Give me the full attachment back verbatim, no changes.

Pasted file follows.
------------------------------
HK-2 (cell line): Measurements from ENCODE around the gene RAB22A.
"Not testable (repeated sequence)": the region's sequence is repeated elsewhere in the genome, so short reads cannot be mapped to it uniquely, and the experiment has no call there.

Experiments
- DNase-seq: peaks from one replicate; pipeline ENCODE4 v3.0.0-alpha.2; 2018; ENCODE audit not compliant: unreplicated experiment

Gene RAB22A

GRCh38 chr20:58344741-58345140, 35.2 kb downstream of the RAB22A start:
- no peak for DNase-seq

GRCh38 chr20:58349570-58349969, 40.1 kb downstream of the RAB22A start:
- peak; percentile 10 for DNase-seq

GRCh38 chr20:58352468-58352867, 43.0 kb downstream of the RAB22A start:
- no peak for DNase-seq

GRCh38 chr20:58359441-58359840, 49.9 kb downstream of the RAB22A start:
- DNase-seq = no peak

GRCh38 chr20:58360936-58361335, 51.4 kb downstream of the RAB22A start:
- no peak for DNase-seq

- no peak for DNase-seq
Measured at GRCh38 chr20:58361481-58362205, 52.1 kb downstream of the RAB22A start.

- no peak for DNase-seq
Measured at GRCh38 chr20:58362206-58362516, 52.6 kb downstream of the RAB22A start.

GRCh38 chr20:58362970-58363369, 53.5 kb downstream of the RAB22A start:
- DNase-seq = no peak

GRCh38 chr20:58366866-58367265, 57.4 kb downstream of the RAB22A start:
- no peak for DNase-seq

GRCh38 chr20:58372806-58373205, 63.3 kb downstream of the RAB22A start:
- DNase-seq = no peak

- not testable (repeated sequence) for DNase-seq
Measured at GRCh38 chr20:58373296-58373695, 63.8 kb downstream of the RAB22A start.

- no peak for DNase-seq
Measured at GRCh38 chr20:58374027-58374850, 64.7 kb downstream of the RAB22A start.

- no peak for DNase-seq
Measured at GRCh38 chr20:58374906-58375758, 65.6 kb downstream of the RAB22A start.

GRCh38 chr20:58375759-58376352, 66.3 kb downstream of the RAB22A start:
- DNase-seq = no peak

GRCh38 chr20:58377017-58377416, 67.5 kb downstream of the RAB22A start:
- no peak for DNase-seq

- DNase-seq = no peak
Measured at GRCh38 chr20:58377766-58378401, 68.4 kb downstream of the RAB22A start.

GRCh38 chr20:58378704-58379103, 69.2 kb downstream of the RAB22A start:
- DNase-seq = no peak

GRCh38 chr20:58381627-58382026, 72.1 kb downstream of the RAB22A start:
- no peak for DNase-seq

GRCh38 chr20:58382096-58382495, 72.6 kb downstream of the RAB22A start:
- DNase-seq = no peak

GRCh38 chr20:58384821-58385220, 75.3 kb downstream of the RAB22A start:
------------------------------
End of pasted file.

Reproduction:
HK-2 (cell line): Measurements from ENCODE around the gene RAB22A.
"Not testable (repeated sequence)": the region's sequence is repeated elsewhere in the genome, so short reads cannot be mapped to it uniquely, and the experiment has no call there.

Experiments
- DNase-seq: peaks from one replicate; pipeline ENCODE4 v3.0.0-alpha.2; 2018; ENCODE audit not compliant: unreplicated experiment

Gene RAB22A

GRCh38 chr20:58344741-58345140, 35.2 kb downstream of the RAB22A start:
- no peak for DNase-seq

GRCh38 chr20:58349570-58349969, 40.1 kb downstream of the RAB22A start:
- peak; percentile 10 for DNase-seq

GRCh38 chr20:58352468-58352867, 43.0 kb downstream of the RAB22A start:
- no peak for DNase-seq

GRCh38 chr20:58359441-58359840, 49.9 kb downstream of the RAB22A start:
- DNase-seq = no peak

GRCh38 chr20:58360936-58361335, 51.4 kb downstream of the RAB22A start:
- no peak for DNase-seq

- no peak for DNase-seq
Measured at GRCh38 chr20:58361481-58362205, 52.1 kb downstream of the RAB22A start.

- no peak for DNase-seq
Measured at GRCh38 chr20:58362206-58362516, 52.6 kb downstream of the RAB22A start.

GRCh38 chr20:58362970-58363369, 53.5 kb downstream of the RAB22A start:
- DNase-seq = no peak

GRCh38 chr20:58366866-58367265, 57.4 kb downstream of the RAB22A start:
- no peak for DNase-seq

GRCh38 chr20:58372806-58373205, 63.3 kb downstream of the RAB22A start:
- DNase-seq = no peak

- not testable (repeated sequence) for DNase-seq
Measured at GRCh38 chr20:58373296-58373695, 63.8 kb downstream of the RAB22A start.

- no peak for DNase-seq
Measured at GRCh38 chr20:58374027-58374850, 64.7 kb downstream of the RAB22A start.

- no peak for DNase-seq
Measured at GRCh38 chr20:58374906-58375758, 65.6 kb downstream of the RAB22A start.

GRCh38 chr20:58375759-58376352, 66.3 kb downstream of the RAB22A start:
- DNase-seq = no peak

GRCh38 chr20:58377017-58377416, 67.5 kb downstream of the RAB22A start:
- no peak for DNase-seq

- DNase-seq = no peak
Measured at GRCh38 chr20:58377766-58378401, 68.4 kb downstream of the RAB22A start.

GRCh38 chr20:58378704-58379103, 69.2 kb downstream of the RAB22A start:
- DNase-seq = no peak

GRCh38 chr20:58381627-58382026, 72.1 kb downstream of the RAB22A start:
- no peak for DNase-seq

GRCh38 chr20:58382096-58382495, 72.6 kb downstream of the RAB22A start:
- DNase-seq = no peak

GRCh38 chr20:58384821-58385220, 75.3 kb downstream of the RAB22A start: